After Dan Booke concluded his testimony, John Sekonick, an independent builder in southeastern Pennsylvania, spoke on his own behalf. While arguing in opposition to SBCA’s proposal, many of his remarks in the video below strengthened SBCA’s position:
He began by stating, “the problem I see with this is it removes the ability for us as a builder to have options of products in which we can use.” However, from a cost perspective, the current code provision severely limits the choices homebuilders have with regard to the products they can choose. By removing exception four, homebuilders can again have the freedom to choose any product they want to frame the floor systems since the gypsum requirement would apply to all floor systems.
He then brings up a very important point, “there’s no timer that begins when a fire starts, so how does the fire marshal know when he gets there how long the fire’s been burning?” This is exactly the argument SBCA is trying to make. It does not make sense to treat different floor framing products so differently in the market when their time to failure varies by only a few minutes:
Mr. Sekonick next raises concerns over the NGC ASTM E119 tests conducted (listed in the table above), pointing out tests were conducted with trusses spaced 24” on center and I-joists spaced 19.2” on center. In his market joists are spaced 16” on center. As can be seen in the test results, the 2x10s were spaced 16” on center. The other framing systems were spaced farther apart to ensure they represented actual field installation practice.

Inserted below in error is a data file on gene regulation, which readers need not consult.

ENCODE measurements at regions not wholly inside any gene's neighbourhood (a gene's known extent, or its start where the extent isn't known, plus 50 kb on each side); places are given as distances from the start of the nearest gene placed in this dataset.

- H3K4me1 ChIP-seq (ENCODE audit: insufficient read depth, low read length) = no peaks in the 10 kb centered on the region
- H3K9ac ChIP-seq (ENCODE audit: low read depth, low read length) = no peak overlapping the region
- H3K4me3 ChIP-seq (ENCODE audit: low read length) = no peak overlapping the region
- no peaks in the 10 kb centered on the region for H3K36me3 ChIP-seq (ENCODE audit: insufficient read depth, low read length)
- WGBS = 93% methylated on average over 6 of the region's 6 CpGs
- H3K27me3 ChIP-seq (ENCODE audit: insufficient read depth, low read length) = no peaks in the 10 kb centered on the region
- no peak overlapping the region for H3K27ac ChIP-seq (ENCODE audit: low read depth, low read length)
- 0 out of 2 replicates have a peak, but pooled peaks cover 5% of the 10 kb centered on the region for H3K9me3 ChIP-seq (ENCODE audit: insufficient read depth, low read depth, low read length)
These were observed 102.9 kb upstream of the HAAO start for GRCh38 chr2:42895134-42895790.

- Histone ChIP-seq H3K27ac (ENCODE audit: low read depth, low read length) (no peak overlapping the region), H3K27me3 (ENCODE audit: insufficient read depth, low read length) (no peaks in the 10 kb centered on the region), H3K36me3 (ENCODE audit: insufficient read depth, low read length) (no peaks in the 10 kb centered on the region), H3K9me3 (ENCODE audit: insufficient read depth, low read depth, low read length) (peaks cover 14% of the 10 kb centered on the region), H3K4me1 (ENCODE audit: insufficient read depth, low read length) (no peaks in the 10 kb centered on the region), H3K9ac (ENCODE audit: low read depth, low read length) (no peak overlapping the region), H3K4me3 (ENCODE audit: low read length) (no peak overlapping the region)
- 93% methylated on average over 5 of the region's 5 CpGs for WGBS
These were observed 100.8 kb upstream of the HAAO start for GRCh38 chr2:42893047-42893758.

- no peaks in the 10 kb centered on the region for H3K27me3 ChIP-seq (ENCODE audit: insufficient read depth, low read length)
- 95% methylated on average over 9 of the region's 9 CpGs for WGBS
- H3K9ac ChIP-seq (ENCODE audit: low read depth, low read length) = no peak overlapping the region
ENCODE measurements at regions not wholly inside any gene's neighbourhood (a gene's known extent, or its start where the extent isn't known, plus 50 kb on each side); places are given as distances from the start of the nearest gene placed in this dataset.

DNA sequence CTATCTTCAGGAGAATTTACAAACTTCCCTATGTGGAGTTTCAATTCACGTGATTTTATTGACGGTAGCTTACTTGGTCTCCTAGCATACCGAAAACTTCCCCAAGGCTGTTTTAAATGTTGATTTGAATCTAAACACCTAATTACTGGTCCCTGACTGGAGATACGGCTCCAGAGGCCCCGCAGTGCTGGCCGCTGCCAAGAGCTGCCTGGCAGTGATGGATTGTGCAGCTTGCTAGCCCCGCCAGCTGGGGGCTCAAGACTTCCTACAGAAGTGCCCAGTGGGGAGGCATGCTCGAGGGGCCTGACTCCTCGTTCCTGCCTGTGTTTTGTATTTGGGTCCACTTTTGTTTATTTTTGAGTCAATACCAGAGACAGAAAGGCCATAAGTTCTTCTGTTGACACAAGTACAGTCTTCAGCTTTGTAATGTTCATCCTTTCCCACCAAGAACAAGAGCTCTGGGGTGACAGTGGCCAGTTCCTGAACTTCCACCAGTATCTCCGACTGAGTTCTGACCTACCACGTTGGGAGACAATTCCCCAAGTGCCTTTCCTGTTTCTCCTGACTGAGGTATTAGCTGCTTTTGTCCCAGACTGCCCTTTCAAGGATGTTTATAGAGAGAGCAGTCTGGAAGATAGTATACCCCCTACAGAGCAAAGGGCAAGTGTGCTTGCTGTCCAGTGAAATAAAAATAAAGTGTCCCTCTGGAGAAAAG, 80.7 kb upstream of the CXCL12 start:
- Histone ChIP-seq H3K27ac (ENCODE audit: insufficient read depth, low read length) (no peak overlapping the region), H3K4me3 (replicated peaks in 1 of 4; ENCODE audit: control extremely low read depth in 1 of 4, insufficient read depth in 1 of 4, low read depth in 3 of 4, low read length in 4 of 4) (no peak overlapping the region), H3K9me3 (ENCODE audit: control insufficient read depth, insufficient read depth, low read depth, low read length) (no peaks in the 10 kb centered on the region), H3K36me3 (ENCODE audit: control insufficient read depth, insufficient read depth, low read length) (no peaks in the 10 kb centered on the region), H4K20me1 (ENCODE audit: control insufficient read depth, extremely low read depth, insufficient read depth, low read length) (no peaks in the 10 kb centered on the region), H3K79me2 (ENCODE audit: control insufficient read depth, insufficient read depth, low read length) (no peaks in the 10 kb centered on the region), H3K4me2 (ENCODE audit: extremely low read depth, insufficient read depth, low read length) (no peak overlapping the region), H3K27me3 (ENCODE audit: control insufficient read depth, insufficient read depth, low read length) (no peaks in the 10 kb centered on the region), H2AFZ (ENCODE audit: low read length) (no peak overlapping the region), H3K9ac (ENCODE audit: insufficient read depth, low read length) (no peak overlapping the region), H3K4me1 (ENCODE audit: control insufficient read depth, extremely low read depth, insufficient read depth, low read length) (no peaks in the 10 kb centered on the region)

Mr. Sekonick concludes his remarks by criticizing the performance of 2x10s, again reinforcing SBCA’s position that requiring the application of gypsum on all floor assemblies will improve firefighter safety, while restoring homebuilder’s ability to choose the products that works best for them.
In rebuttal, Mr. DeCrane stated the fire service’s position, “we would love to protect every single floor because the research at UL is showing us poor performance. As Sam [Francis of AWC] pointed out, we had the expectation of the performance of older wood [...] this new age wood is just not performing as well as it did historically.”
He notes that homebuilders are struggling with the issue of equivalency, a concept raised in exception four that includes “approved floor assemblies demonstrating equivalent fire performance.” Mr. Sekonick's testimony pointed out homebuilders like him are turning to products like No-Burn and Flak Jacket®, which are marketed as equivalent. Mr. DeCrane’s testimony suggests there are times when product testing says there is a given level of performance but the products do not perform as expected or implied.
SBCA urges building officials at the upcoming ICC code hearings in Kansas City, Missouri later this month to OVERTURN THE IRC COMMITTEE and vote in favor of SBCA’s RB69 proposal to improve firefighter safety, and life safety overall.
For more information on the fire performance of floor systems, click here.